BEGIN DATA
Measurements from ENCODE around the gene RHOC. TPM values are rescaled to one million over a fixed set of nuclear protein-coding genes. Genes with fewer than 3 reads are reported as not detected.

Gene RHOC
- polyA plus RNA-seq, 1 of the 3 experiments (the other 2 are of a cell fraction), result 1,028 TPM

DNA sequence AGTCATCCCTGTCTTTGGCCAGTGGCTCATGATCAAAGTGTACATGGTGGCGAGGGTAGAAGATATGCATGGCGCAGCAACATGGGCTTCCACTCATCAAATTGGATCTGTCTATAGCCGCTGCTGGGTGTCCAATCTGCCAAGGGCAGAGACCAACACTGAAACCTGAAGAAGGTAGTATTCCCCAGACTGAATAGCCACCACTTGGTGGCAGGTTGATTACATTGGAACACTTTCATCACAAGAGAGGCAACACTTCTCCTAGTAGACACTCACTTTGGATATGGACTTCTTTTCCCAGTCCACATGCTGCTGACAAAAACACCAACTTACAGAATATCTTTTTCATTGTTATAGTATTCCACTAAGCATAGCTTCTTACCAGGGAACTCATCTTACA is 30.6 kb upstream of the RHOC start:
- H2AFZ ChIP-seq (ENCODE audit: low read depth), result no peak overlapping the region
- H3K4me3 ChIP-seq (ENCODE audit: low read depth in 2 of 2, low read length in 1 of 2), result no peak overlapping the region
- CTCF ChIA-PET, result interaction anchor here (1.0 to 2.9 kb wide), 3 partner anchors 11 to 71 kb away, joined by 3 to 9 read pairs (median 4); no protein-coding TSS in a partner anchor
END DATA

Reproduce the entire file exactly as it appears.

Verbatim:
Measurements from ENCODE around the gene RHOC. TPM values are rescaled to one million over a fixed set of nuclear protein-coding genes. Genes with fewer than 3 reads are reported as not detected.

Gene RHOC
- polyA plus RNA-seq, 1 of the 3 experiments (the other 2 are of a cell fraction), result 1,028 TPM

DNA sequence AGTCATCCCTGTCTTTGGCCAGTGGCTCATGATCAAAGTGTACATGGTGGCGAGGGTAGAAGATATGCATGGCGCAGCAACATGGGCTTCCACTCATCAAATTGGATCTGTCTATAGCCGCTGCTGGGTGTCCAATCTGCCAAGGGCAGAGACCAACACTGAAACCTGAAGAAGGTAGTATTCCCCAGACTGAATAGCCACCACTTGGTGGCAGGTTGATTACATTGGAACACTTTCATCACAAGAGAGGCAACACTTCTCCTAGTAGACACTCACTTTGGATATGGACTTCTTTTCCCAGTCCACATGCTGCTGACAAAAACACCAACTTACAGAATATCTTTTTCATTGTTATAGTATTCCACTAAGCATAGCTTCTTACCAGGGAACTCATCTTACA is 30.6 kb upstream of the RHOC start:
- H2AFZ ChIP-seq (ENCODE audit: low read depth), result no peak overlapping the region
- H3K4me3 ChIP-seq (ENCODE audit: low read depth in 2 of 2, low read length in 1 of 2), result no peak overlapping the region
- CTCF ChIA-PET, result interaction anchor here (1.0 to 2.9 kb wide), 3 partner anchors 11 to 71 kb away, joined by 3 to 9 read pairs (median 4); no protein-coding TSS in a partner anchor